Getting into college is only half the battle, former First Lady Michelle Obama told a group of New York City students Friday.
The next challenge? Having the courage to ask for help.
“No one gets through college, or life, on their own,” Obama told the teens, who were gathered to celebrate College Signing Day. ” So when you hit those walls — and you will — don’t be surprised; don’t be shocked; don’t think it’s you; don’t think you’re not supposed to be there. Go get some help.”
More than 1,300 similar events — which honor college-bound students — were planned nationwide. The annual celebration, coordinated by Better Make Room, is aimed at increasing college access for low-income, minority, and first-generation students.
More than 200 high school seniors attended the star-studded Manhattan event. Actors, singers, athletes, and other celebrities, including Nick Cannon, Bella Hadid, Jidenna, Michael B. Jordan, and Zoe Kravitz, joined the former first lady on stage.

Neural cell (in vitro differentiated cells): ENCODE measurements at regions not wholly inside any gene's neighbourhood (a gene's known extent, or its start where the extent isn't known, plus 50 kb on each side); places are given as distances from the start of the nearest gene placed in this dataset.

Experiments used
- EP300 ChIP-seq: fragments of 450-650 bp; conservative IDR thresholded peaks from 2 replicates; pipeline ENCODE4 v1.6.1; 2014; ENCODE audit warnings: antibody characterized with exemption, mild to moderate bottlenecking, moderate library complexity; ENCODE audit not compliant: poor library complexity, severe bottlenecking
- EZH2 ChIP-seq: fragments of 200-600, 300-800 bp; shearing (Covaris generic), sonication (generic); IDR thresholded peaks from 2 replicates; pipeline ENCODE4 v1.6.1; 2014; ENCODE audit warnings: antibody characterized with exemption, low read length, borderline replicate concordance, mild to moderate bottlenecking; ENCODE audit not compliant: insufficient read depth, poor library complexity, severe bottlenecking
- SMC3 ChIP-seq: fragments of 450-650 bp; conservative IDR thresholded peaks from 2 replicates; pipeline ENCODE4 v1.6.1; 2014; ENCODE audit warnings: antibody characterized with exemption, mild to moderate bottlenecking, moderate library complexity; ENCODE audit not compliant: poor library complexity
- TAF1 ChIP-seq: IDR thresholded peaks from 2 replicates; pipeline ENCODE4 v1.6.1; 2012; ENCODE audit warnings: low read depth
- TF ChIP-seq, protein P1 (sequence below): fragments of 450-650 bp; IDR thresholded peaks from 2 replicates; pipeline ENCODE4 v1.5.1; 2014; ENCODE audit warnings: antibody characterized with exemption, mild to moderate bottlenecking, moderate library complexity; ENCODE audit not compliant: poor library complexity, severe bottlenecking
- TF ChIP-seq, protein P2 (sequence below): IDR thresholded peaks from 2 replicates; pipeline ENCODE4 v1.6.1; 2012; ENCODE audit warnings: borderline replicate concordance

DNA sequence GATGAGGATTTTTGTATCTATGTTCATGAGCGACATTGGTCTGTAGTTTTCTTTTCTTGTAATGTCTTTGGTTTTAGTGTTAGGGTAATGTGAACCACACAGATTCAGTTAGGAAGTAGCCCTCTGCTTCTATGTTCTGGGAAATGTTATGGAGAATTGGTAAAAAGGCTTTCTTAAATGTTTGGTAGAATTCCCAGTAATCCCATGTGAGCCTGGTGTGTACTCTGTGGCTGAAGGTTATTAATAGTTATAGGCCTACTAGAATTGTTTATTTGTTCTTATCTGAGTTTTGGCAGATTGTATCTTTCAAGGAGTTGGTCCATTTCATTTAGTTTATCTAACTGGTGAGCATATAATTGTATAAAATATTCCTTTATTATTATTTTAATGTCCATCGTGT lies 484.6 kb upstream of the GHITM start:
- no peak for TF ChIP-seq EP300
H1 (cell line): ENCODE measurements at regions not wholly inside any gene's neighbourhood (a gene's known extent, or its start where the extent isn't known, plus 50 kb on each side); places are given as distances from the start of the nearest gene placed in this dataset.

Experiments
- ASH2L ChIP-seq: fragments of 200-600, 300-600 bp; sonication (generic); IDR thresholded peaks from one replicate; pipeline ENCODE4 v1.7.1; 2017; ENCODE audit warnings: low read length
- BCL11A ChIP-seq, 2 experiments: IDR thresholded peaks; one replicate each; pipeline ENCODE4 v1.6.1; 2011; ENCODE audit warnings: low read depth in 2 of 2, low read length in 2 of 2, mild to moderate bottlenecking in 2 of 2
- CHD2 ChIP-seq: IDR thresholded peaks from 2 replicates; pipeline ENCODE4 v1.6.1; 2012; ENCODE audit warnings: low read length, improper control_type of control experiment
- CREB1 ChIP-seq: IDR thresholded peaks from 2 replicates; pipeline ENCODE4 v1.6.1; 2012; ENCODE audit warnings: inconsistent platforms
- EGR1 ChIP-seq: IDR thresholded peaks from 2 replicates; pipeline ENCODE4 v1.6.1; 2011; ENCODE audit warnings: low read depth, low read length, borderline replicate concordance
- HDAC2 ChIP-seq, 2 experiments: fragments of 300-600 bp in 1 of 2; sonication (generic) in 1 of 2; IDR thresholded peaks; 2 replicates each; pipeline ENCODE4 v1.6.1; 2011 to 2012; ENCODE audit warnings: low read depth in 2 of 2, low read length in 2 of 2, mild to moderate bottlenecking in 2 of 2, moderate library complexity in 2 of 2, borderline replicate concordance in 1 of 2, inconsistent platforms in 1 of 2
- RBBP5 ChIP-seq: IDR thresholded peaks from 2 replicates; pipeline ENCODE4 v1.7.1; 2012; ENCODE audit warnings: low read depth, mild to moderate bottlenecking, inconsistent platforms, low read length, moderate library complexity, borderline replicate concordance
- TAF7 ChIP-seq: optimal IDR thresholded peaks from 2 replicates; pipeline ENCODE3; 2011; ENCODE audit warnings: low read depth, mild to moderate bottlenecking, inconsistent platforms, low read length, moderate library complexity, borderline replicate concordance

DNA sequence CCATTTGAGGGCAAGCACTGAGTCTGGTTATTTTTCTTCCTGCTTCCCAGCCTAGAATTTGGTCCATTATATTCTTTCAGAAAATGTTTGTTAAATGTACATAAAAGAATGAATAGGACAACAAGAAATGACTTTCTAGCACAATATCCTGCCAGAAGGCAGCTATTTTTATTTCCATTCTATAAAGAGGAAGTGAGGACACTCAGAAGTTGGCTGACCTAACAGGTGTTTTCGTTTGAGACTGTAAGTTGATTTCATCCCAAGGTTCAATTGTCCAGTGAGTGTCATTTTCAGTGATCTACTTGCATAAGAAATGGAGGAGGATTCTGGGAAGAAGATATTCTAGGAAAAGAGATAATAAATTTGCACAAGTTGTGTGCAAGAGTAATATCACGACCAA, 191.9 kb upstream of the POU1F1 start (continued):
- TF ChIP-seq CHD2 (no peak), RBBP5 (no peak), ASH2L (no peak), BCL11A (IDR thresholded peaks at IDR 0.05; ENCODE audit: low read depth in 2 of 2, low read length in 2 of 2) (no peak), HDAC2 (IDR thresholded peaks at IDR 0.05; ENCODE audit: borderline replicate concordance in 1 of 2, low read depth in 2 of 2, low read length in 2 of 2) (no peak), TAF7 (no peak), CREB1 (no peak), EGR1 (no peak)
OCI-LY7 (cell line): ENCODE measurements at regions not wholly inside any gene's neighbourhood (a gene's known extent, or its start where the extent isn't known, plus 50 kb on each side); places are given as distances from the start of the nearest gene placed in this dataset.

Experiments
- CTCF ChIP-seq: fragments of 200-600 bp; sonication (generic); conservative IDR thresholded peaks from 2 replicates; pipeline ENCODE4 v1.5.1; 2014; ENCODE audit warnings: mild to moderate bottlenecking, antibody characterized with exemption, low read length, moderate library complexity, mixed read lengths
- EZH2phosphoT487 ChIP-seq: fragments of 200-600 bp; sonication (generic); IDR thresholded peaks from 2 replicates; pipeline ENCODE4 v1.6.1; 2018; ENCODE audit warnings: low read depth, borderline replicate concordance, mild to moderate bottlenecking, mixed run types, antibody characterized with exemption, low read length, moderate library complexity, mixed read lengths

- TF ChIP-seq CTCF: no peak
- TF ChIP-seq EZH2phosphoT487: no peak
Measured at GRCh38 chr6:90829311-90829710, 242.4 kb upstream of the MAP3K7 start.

During her time at the mic, Obama urged students to find their niche on campus and encouraged them to seek out any support they may need to succeed academically.
She also shared her own path to college.
“Many of you know my story: I grew up on the South Side of Chicago; I was a working-class kid,” Obama told the students. “My parents didn’t go to college, but one thing I knew was that I needed to study hard, get good grades, and get to college.”
Obama completed her undergraduate studies at Princeton University. She later earned a law degree at Harvard University and credits her success today to higher education.
“I might not live in the White House anymore, but Barack and I are going to keep on celebrating you all and supporting you and lifting you up — no matter what house we live in,” Obama said. “Our belief in the power of education to transform your lives is real, and it’s going to be at the core of everything that we do going forward.”
Admitted writer/editor Mary Stegmeir welcomes additional comments and story ideas at email@example.com.